The city and Glengarry County appear set to enter into a water-sharing agreement that will help improve some dire conditions in which rural communities are mired.
City council was updated Monday night on a scheme that will see a water pipeline connected to Cornwall’s system, which is fed by the St. Lawrence River, and transported through South Glengarry into North Glengarry communities like Maxville and Alexandria.
“I look forward to administration coming back with the next steps,” said Coun. Maurice Dupelle, who echoed support for the idea from other city councillors.
Mayor Bob Kilger will join Glengarry leaders when they make a pitch to the province for more funding for the project.
Residents and businesses in North Glengarry find themselves with a water system that is nearly at capacity and costs dearly every year to operate.
North Glengarry chief administrative officer Dan Gagnon told councillors his municipality spends 10 times the amount Cornwall spends to treat its water.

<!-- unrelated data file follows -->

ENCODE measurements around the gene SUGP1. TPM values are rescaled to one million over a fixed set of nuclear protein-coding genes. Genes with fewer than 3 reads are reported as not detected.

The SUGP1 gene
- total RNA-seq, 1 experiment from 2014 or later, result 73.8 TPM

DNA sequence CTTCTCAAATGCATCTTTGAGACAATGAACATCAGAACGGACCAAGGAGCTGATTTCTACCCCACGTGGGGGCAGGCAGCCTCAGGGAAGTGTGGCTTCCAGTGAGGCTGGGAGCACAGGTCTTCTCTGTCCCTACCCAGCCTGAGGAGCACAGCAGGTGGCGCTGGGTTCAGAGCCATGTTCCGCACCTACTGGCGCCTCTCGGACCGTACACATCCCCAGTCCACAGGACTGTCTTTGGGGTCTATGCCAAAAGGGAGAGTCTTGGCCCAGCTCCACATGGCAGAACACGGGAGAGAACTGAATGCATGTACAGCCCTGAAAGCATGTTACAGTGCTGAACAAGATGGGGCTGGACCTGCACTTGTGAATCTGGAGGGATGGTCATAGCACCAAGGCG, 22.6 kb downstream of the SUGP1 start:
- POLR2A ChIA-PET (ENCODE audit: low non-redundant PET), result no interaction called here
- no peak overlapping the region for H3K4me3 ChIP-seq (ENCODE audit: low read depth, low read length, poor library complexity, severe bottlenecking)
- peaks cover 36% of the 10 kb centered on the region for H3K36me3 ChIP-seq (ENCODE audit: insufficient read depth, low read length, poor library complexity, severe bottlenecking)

He added some businesses truck water in to their facilities, including Maxville Manor which spends $95,000 a year on water.
“That water is in great demand for new and existing businesses,” said Gagnon. “This is a critical investment for Glengarry County and the City of Cornwall.”
The $3.1-million design component of the project is nearing completion, and the $60-million construction portion of the plan should be ready for commencement this summer – pending senior government approval on funding requests.
The project will not cost the city anything, though it will be able to bill its rural partners for the water it receives, as part of a cost-recovery plan.
The city is expected to sign on to a 50-year partnership with its rural neighbours in Glengarry County, which includes a 20-year option.